The numbers of overweight felines are increasing across the country. In Las Vegas, Dr. Trish Auge, owner of A Cat Hospital, is speaking out to encourage cat owners to learn more about the proper diet your cat needs to stay slim and healthy.
Dr. Auge suggests there are many pet food companies trying to convince us that their food is better, is healthier, contains less fillers, has no preservatives, and contains no grain or gluten. There are numerous flavors and many types of treats with selling points of hairball, dental, urinary, or indoor cat formulas. No one has all the answers, since in the wild, cats feast on birds, mice, insects, and lizards. Too much food and too little exercise leads to obese cats which leads to serious health risks.
Among these risks are breathing problems, strain on the heart because it has to work harder to pump blood with the excess weight leading to hidden heart failure, and fatty liver disease. Overweight cats have difficulty grooming and develop matting and skin problems, as well as joint problems that lead to pain and inactivity, which becomes a vicious cycle.
Another serious risk for obese cats is feline diabetes. Dr. Trish remarks on the several symptoms cats or kittens will present if they are developing diabetes. She advises there will be an increase in water consumption and an increase in urination, as well as wanting to eat more. Their coats can become dull and dry, and the cats can become sluggish.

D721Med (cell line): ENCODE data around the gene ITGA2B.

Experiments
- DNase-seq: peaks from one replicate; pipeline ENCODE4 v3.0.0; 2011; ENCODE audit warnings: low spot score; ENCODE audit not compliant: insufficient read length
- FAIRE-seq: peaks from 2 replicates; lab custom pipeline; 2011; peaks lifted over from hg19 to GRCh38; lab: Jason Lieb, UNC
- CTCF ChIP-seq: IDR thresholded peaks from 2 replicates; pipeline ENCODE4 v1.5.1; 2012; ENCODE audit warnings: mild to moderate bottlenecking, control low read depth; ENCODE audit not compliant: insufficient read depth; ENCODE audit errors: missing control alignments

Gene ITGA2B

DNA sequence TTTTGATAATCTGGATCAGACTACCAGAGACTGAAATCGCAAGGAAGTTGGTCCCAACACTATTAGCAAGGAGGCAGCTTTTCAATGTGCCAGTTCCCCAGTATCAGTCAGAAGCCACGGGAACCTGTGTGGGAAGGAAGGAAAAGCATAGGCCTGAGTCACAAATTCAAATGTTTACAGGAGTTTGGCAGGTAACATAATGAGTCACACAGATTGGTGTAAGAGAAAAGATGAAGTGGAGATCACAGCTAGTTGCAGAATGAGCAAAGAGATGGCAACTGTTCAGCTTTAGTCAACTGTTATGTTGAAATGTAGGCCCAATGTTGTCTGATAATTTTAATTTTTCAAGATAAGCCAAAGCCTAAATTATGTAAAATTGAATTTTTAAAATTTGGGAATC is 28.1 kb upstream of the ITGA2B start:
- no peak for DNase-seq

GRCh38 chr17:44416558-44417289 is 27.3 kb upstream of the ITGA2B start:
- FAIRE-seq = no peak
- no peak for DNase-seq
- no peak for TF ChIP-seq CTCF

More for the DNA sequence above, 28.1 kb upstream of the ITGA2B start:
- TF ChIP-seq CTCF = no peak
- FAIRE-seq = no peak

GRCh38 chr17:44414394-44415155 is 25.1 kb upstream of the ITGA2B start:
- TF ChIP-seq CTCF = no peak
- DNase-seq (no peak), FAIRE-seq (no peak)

Cats are often so bored that their attention turns to food. Dr. Trish recommends that cat owners need to engage in more exercise with their felines just as many people take the dog for a daily walk. A pudgy cat will look forward to a new routine of play. She suggests using a dangly toy on a pole that looks like a fishing pole, roll a ball, use a laser light, and experiment with catnip toys. Cats that are already overweight and sedentary can be a challenge to get moving. Dr. Trish suggests creating a routine by using these toys along with the cat tree or building some wall shelves or tunnels for the cat to climb.
Dr. Trish and the other veterinary staff want cat owners to be proactive and deter the possibility of their overweight felines developing health problems.
A Cat Hospital is located at 2758 N. Green Valley Pkwy, Henderson, NV 89014 Telephone 702-454-4400
To learn more about feline diabetes and other feline illnesses in connection with cat obesity and how to prevent them, visit A Cat Hospital's website.
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